Keeping drivers entertained behind the wheel may not be the highest priority for fleet managers. Ensuring that they get the most from their fuel card purchases, stay safe out on the road and generally have the ability to do the job well will likely be most prominent.
Some 40 to 50 models will support the smartphone infotainment systems in 12 month's time.
However, that last point can be dictated by how drivers feel behind the wheel. There's nothing worse than boredom on a long journey, so ensuring that drivers are entertained is certainly important. In the past, this may have meant shelling out on expensive, encompassing systems. Today, thanks to the rise of the smartphone, multimedia connectivity is a whole lot easier.
Convenient and intuitive
Two systems that integrate smartphones and in-vehicle entertainment seamlessly are Apple's CarPlay and Android Auto. As the names suggest, they are designed to work with the two biggest mobile operating systems on the market.
This video from CarAdvice shows how Apple's system works in a Hyundai Tucson:
Naturally, they need a Bluetooth enabled vehicle to work efficiently, but the systems offer a relatively frugal solution to retrofitting features such as voice commands. One of the biggest advantages of working out a way for drivers to use one of the two systems is that they can cut down the chance of falling foul of the law.
In fact, this highlights another positive; the potential boost to safety. The NZ Transport Agency found that were 21 fatalities on the country's roads that were a direct result of driver distraction. While integrating smartphones into a vehicles entertainment system will not completely solve this issue, it does remove one of the biggest distractions that the modern driver faces.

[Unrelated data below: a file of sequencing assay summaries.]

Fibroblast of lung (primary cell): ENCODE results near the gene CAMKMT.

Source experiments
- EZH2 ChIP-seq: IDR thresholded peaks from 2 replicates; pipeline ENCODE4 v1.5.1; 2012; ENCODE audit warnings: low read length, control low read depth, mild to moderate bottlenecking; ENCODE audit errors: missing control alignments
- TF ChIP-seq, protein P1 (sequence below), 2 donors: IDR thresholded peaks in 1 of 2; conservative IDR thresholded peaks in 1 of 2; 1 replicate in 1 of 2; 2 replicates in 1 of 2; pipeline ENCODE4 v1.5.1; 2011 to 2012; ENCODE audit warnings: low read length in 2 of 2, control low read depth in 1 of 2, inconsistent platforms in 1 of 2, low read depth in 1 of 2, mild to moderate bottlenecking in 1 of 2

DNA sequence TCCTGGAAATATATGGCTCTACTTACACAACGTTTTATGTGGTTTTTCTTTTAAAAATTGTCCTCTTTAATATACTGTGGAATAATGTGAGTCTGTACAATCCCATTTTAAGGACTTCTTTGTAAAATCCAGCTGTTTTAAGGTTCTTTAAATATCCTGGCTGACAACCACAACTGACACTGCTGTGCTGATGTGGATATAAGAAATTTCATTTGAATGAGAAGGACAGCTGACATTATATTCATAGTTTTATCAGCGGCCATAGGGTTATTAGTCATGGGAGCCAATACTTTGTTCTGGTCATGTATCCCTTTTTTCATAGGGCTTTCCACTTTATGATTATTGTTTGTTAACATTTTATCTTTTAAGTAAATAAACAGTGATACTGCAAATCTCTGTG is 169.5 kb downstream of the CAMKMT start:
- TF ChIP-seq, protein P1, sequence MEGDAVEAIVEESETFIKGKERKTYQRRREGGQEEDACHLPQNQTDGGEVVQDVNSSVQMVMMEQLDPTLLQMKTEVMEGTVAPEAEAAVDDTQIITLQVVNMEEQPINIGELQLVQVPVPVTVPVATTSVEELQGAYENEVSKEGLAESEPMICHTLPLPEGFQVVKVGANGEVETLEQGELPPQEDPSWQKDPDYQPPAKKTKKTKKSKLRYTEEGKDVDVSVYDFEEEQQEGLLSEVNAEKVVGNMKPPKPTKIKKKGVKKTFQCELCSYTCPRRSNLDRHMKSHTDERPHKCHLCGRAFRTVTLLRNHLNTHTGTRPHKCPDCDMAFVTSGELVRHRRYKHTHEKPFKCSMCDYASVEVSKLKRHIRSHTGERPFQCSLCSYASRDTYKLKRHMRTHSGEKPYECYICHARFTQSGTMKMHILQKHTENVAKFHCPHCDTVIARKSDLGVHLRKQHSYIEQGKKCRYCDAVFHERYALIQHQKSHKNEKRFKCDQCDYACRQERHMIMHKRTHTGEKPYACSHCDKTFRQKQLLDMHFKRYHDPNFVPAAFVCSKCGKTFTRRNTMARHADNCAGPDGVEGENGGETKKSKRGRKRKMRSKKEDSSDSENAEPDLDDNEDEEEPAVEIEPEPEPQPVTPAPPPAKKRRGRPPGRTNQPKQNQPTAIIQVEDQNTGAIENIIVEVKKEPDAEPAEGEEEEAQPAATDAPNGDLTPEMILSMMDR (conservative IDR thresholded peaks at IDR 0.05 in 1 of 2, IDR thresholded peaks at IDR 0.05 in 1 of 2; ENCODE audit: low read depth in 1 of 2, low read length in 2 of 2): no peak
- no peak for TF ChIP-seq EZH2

More people want and need to use their smartphones behind the wheel, but this can take attention away from the road. Enabling a system that brings in the best of both worlds in this regard will be invaluable. Drivers have access to one of their primary lines of communication, without getting distracted.
A growing market
As touched on, Apple CarPlay and Android Auto aren't compatible with every vehicle, but many manufacturers are now adapting their models with streamlined in-vehicle entertainment in mind.
"CarPlay and Android Auto are about to really hit the mainstream. We're talking about some 40 to 50 models that'll have it in probably the next 12 months or less, which is maybe about 20 percent of the entire car market," explained Kelley Blue Book senior analyst Karl Brauer, as quoted by the NZ Herald.
Ultimately, fleet managers may not give much thought to the entertainment features their drivers have behind the wheel. However, if they can embrace the shift towards smartphone driven solutions, they'll be able to keep their employees happy for relatively little cost.